Immediately, I’m thinking of something that I could write on. Then I read on and see this other part of his post where he has some examples:

You know you are extremely deficient at a certain SQL Skill. Tell me what that skill is and develop a plan to get better at that skill. Report on the implementation of this skill and how you are doing at improving. Maybe that skill is about Extended Events, PoSH or availability groups.

And now I’m thinking that Jason’s picking on me. He knows that there is one particular skill that I’m deficient on, and I’ve been meaning to work on it. So Jason, thank you for prodding me along.

To wrap up, Jason says:

In recap, this is an invite to make a short term goal covering the next two weeks. Tell everybody what that goal is (in your tsql tuesday post of course) and how you went about creating a plan for that goal and how you have progressed during the two week interval.

“Tell me what the skill is”

So what is the skill that I’m deficient on? It’s just the most popular feature released in SQL 2012: Availability Groups (did you notice how Jason even mentioned that above? See, he’s picking on me!) It’s not that I’m completely ignorant about Availability Groups – it’s just that I’ve never had the opportunity to work with this feature. I’ve even tried to work with it before, however higher priority things keep popping up, delaying my getting around to this.

“Develop a plan to get better”

The short and simple plan is to create an environment where I have Availability Groups installed, and utilize it on some databases.

The longer plan goes like this: Since Availability Groups is built on top of Windows Server Failover Clustering, I need to:

  1. Build an environment where I have a domain controller and two servers that have clustering implemented.
  2. Install SQL Server on the two servers.
  3. Create a few databases – with data.
  4. Create an Availability Group with these databases.
  5. Test the secondary replicas being read-only.
  6. Repeat for the following environments to assess differences:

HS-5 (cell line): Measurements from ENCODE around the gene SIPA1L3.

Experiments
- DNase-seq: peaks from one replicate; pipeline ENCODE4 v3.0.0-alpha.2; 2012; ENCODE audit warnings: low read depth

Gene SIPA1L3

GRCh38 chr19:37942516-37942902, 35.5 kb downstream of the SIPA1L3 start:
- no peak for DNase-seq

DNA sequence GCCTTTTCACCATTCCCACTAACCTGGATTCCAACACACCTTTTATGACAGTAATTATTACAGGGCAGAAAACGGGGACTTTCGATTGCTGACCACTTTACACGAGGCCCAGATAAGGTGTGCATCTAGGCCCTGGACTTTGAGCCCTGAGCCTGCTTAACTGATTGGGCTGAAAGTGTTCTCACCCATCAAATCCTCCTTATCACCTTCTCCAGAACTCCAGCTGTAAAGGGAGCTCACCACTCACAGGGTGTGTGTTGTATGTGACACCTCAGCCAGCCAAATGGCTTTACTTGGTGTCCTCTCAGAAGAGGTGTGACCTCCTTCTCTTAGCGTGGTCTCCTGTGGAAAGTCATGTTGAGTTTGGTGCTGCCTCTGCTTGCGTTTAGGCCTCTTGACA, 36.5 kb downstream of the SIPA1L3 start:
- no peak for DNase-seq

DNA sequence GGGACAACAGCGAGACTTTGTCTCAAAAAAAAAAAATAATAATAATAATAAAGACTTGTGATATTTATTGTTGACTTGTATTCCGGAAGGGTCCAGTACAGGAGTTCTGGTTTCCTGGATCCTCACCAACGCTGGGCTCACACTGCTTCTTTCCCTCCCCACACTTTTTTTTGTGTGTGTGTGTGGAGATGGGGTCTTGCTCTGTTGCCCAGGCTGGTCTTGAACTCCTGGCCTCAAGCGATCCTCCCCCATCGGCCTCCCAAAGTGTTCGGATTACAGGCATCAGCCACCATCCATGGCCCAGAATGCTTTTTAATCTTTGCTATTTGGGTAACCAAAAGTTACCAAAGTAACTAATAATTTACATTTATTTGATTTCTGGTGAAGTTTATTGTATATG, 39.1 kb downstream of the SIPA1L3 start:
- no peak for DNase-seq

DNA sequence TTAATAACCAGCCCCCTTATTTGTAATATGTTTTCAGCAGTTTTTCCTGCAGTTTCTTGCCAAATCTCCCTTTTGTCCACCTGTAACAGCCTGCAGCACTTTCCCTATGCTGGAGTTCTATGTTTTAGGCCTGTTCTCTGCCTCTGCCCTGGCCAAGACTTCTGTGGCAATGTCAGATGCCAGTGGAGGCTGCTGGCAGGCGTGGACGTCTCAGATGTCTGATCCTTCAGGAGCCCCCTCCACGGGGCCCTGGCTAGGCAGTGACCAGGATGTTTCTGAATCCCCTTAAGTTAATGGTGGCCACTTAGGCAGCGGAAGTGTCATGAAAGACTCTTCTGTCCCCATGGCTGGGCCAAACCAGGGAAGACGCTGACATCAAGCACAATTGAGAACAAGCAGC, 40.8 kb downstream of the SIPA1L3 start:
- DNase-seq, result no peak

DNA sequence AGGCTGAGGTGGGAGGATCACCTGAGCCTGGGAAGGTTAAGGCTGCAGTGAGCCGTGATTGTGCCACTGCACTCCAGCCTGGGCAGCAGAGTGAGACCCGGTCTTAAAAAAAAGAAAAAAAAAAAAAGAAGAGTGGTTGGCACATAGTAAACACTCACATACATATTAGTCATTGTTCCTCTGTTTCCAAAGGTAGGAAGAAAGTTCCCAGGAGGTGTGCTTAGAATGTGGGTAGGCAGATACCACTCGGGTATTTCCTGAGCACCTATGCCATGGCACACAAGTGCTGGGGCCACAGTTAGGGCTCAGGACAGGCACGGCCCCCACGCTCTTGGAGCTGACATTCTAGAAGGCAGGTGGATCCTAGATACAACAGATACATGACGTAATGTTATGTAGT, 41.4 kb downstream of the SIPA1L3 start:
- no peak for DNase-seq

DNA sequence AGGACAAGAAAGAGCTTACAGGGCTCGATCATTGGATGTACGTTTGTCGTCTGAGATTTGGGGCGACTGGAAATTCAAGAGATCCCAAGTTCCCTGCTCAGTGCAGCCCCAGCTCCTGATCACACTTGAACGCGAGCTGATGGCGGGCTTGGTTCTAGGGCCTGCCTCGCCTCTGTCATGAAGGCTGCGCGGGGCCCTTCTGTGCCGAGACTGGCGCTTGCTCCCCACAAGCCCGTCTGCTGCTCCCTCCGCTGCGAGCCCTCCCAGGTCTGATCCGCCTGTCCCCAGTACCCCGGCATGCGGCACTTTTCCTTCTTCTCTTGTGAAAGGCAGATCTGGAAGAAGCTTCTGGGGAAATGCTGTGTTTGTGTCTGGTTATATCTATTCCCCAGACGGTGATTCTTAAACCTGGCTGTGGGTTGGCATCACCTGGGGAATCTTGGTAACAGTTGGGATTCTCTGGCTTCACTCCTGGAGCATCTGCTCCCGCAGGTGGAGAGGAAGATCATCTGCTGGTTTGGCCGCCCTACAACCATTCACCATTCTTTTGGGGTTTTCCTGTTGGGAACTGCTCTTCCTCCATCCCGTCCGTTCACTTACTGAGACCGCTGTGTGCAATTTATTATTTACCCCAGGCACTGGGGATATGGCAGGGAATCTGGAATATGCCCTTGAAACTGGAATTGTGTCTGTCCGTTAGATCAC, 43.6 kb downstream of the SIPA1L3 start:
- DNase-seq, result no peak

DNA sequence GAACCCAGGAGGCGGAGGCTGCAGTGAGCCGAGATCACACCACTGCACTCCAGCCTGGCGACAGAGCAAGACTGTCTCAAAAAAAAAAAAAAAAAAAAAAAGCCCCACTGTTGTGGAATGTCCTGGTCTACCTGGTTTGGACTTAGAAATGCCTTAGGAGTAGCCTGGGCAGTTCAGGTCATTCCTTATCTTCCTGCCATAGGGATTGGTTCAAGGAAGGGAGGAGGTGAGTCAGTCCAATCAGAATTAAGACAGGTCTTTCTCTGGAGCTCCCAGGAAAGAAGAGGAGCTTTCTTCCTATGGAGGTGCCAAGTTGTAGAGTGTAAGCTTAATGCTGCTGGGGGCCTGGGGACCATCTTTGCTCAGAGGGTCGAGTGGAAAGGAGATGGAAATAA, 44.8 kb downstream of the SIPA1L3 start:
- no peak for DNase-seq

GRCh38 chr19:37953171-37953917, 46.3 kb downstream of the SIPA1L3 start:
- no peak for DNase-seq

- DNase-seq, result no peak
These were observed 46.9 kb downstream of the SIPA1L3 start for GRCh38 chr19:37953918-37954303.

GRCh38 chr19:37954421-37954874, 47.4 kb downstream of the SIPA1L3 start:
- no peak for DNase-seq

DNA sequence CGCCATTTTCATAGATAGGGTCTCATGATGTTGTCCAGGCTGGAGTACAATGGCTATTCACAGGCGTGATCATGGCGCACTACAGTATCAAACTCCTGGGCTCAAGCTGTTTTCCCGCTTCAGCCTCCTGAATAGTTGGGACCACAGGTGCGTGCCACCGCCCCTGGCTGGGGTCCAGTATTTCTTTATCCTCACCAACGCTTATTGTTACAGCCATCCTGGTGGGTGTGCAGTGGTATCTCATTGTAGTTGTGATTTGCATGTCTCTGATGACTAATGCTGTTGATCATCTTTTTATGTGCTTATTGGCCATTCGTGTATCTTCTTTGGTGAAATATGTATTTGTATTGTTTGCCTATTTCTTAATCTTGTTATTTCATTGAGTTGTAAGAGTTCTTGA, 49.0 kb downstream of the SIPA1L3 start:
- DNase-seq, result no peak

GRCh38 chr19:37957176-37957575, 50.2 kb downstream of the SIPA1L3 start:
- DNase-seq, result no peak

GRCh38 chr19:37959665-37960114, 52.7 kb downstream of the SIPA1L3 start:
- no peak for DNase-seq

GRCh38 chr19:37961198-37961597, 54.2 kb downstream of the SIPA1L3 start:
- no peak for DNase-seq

1. Windows Server 2008R2 with SQL 2012
    2. Windows Server 2012R2 with SQL 2012
    3. Windows Server 2012R2 with SQL 2014
    4. Windows Server 2012R2 with SQL 2016
    5. Windows Server 2016 with SQL 2016

“Report on the implementation of this skill”

This is the section where I humble myself. To date, I have created three virtual machines running Windows Server 2008R2. They aren’t even in a domain yet. A setback that I faced was that I already had a domain set up for this… but since I’m using evaluation edition of Windows, they had expired. Everything had to be rebuilt, and now I’m running into domain setup issues. It seems to me that the Windows setup is harder than the SQL setup will be. But I will persist, and this will be done.

Because I am extremely deficient in this skill, and I need to be working with it.



Service Packs and Updates

Upgrades and Service Packs

Source: http://www.digipas.com/files/photos-firmware/software-btn1.png

One of the things that I always check on client servers is that they are running the latest service packs, for both SQL Server and for the Windows OS itself. Now, sometimes I know what the latest service pack is – but other times I don’t. Therefore, I end up spending more time than I would like looking up the latest service pack. Therefore, I’m making a list of service packs here, along with download links (as I find them – navigating Microsoft’s Download Center isn’t exactly a piece of cake). I tried to get the download links for both 32-bit and 64-bit architectures, where applicable. Hopefully, you can use this chart also.

If you have a link to any that I have missed, please leave me a comment so that I can update this! I’d appreciate your help.

Windows Update Rollups

Windows Version(s) Date Update Prerequisites
8.1, 2012R2 2016-07-21 July 2016 Update Rollup April 2014 Update Rollup
Service Stack Update
8, 2012 2012-12 Dec 2014 Update Rollup none
7, 2008R2 2016-07-21 August 2016 Update Rollup SP1
Servicing Stack Update

Back to Contents

Windows Server Versions

Operating System RTM SP1 SP2 SP3 SP4
Windows 2016 10.0.14393
Windows 2012 R2 6.3.9200
Windows 2012 6.2.9200
Windows 2008 R2 6.1.7600.16385 6.1.7601
Windows 2008 6.0.6000 6.0.6001
32-bit, 64-bit
32-bit, 64-bit
Windows 2003 R2 5.2.3790.1180 5.2.3790.?
32-bit, 64-bit
Windows 2003 5.2.3790 5.2.3790.1180
32-bit, 64-bit
32-bit, 64-bit
Windows 2000 5.00.2195 32-bit

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Windows (non-server) Versions

Operating System RTM SP1 SP2 SP3 SP4
Windows 10 10.0.10240
Windows 8.1 6.3.9200 6.3.9600
32-bit, 64-bit
Windows 8 6.2.9200
Windows 7 6.1.7600 6.1.7601
Windows Vista 6.0.6000 6.0.6001
32-bit, 64-bit
32-bit, 64-bit
Windows XP x64 5.2.2600 5.2.2600.1105 5.2.2600.2180
Windows XP 5.1.2600 5.1.2600.1105 5.1.2600.2180 5.1.2600.5512
Windows 2000 5.00.2195 32-bit

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SQL Server Versions

Version RTM SP1 SP2 SP3 SP4
SQL Server vNext CTP1
SQL Server 2016
Latest CU
SQL Server 2014
Latest CU
SQL Server 2012 11.0.2100.60
SQL Server 2008 R2 10.50.1600.1
SQL Server 2008 10.0.1600.22
SQL Server 2005 9.0.1399.06 9.0.2047 9.0.3042
SQL Server 2000 8.0.194 8.0.384 8.0.532 8.0.760 8.0.2039
SQL Server 7 7.0.623 7.0.699 7.0.842 7.0.961 7.0.1063

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SQL Server Tools

Tool Latest Download
SQL Server Data Tools (SSDT) Latest SSDT Release
SQL Server Migration Assistant (SSMA) Latest SSMA Release
SQL Server Management Studio (SSMS) Latest SSMS Release